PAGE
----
Children's Investment Fund Foundation to pay charity £280m after divorce

15 Jun 2017 News

The High Court has ruled that the Children’s Investment Fund Foundation must give another charity £280m following a high-profile divorce settlement.

CIFF was jointly founded by Sir Christopher Hohn and his then wife Jamie Cooper, and works with partners to “transform the lives of poor and vulnerable children in developing countries”. It has assets of over £3.13bn.

Both Hohn and Cooper were trustees of the charity, creating conflicts in its administration. A settlement agreed as part of the divorce agreed that Cooper would resign from the charity, and that CIFF must give £280m to charity Big Win Philanthropy, which is run by Cooper. CIFF agreed to make the grant to BWP provided that approval was obtained from either the Charity Commission or the courts. The Commission recommended that the decision should be made by the courts.

The judgement, which was approved on Friday 9 June, allows the grant to go ahead.

Payment of the grant will be a “payment for loss of office to a director” of CIFF, under sections 215 and 217 of the Companies Act 2006, and would need to be sanctioned by a resolution of the members of CIFF before it could be paid, with prior consent of the Charity Commission.

The members consist of Hohn, Cooper, and a third party - another of the charity's trustees - Dr Marko Lehtimaki. As a result of being the only party with no conflict of interest, Lehtimaki became part of the court proceedings and the only voting member of CIFF.

Lehtimaki had previously said that he was "concerned that the narrative in this case may be moving away from the subject of charity and on to the subject of relationships", and that this is "not appropriate". He said he would take the court's view into account but not feel bound by it.

However the court ruled that he would be directed by the decision of the court and the Commission - and therefore directed to approve the decision, "otherwise the essential interests of charity which the court is there to protect would be put at risk".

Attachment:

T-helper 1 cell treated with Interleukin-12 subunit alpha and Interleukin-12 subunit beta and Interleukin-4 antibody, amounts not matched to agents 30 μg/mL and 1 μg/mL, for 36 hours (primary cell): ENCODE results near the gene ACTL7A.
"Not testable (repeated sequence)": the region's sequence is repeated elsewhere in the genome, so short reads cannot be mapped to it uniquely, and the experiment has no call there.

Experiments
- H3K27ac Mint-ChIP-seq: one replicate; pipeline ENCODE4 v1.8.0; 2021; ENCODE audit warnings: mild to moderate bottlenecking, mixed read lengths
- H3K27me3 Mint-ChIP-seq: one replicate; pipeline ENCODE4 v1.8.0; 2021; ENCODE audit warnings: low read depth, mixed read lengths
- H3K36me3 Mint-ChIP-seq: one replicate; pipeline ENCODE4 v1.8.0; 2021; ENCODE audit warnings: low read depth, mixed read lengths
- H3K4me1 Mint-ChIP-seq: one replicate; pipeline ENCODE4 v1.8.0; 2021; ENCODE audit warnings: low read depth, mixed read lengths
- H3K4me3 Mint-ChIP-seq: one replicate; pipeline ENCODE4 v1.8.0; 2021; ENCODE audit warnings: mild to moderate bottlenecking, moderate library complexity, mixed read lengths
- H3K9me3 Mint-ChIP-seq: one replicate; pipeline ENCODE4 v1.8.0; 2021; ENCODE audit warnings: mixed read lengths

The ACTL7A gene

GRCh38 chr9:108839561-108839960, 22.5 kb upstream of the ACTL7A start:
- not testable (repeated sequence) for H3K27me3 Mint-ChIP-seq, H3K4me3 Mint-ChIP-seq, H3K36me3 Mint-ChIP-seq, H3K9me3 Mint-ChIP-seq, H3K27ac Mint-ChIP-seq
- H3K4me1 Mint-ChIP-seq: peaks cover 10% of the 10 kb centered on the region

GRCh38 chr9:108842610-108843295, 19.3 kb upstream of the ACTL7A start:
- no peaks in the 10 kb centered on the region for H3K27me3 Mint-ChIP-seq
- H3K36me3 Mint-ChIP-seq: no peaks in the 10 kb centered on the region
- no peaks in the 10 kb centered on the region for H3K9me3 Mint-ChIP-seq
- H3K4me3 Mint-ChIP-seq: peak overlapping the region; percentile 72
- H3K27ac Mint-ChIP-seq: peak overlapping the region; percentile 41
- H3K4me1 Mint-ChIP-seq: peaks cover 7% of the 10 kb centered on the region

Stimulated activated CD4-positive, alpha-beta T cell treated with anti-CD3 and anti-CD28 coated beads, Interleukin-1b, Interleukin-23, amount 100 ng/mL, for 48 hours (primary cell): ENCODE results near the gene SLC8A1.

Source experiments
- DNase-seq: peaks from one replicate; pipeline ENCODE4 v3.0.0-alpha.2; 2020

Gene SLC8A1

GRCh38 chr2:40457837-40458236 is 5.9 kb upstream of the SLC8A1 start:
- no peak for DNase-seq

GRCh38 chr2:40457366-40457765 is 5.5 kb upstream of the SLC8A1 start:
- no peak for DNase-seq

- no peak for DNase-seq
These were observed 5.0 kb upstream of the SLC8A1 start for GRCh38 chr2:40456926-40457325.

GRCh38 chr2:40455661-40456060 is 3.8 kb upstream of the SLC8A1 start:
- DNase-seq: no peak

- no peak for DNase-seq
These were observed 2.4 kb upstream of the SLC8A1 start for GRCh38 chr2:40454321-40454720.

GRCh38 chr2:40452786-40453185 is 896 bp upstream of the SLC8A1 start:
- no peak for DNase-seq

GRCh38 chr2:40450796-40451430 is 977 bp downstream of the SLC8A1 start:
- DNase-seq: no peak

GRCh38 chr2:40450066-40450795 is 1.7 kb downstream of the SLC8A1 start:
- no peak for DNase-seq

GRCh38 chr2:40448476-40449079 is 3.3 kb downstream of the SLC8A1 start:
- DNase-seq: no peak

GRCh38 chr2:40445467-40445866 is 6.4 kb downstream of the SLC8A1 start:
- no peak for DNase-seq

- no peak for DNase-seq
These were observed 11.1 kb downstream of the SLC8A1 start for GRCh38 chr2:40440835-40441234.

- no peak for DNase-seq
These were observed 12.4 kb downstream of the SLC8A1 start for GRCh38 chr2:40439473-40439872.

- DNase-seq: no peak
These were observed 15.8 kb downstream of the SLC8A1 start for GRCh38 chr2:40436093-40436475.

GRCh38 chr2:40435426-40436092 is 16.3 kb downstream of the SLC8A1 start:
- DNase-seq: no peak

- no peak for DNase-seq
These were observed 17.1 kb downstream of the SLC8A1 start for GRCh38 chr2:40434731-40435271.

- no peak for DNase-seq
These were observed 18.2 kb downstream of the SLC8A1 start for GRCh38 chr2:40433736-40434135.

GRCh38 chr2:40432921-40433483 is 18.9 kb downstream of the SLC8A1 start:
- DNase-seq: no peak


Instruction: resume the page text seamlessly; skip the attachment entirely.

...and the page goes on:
In the judgement Sir Geoffrey Vos, chancellor of the High Court, said it is relatively clear that the Commission has deferred to the court in relation to the decision as to whether the making of the grant is “expedient in the best interests of CIFF” and that the Commission felt the grant should, therefore, be sanctioned, but had decided to wait and see what the court decides before giving its prior approval.

Vos ruled that in the unique circumstances of the case it would be in the best interests of CIFF to approve the grant. Adding that the making of this grant will “bring a conclusion to the dispute and the governance problems that it has created for CIFF, and will avoid further legal and other expenses being incurred, and allow the protagonists to return to devoting their efforts and talents to charity”.

Cooper had also promised to donate £32m of her own money if the payment went through, and Hohn said he would also donate £32m to BWP.

Grant awating approval from Charity Commission

Jonathan Crow QC, for Hohn, had previously said it would be wrong for CIFF to have to pay the sum because it was not driven by the benefit of BWP, but as a result of “haggling bound up in the financial dispute originating” from their divorce proceedings.

Matthew Dontzin, whose firm Dontzin Nagy & Fleissig, represented Ms Cooper, said: "This is a well-deserved victory for Ms Cooper, whose life's work has become helping underprivileged children in the developing world."

The grant still needs approval from the Charity Commission before it goes ahead, under the terms of CIFF’s constitution.

A Charity Commission spokesman said: “We note the judgement of the court in the CIFF case. We will be giving full consideration to the proposed grant when the matter is referred to us in line with the judgement.”

Leticia Jennings, partner of Bates Wells Braithwaite, said: “The judgment was the culmination of a focussed effort by all involved to ensure good order at one of the country’s leading charities whilst at the same time securing further substantial donations to charity and enabling Ms Cooper – who has worked as an unpaid charity chair and trustee for over a decade - to continue her exceptional work in the sector”. 

CIFF was approached for comment.


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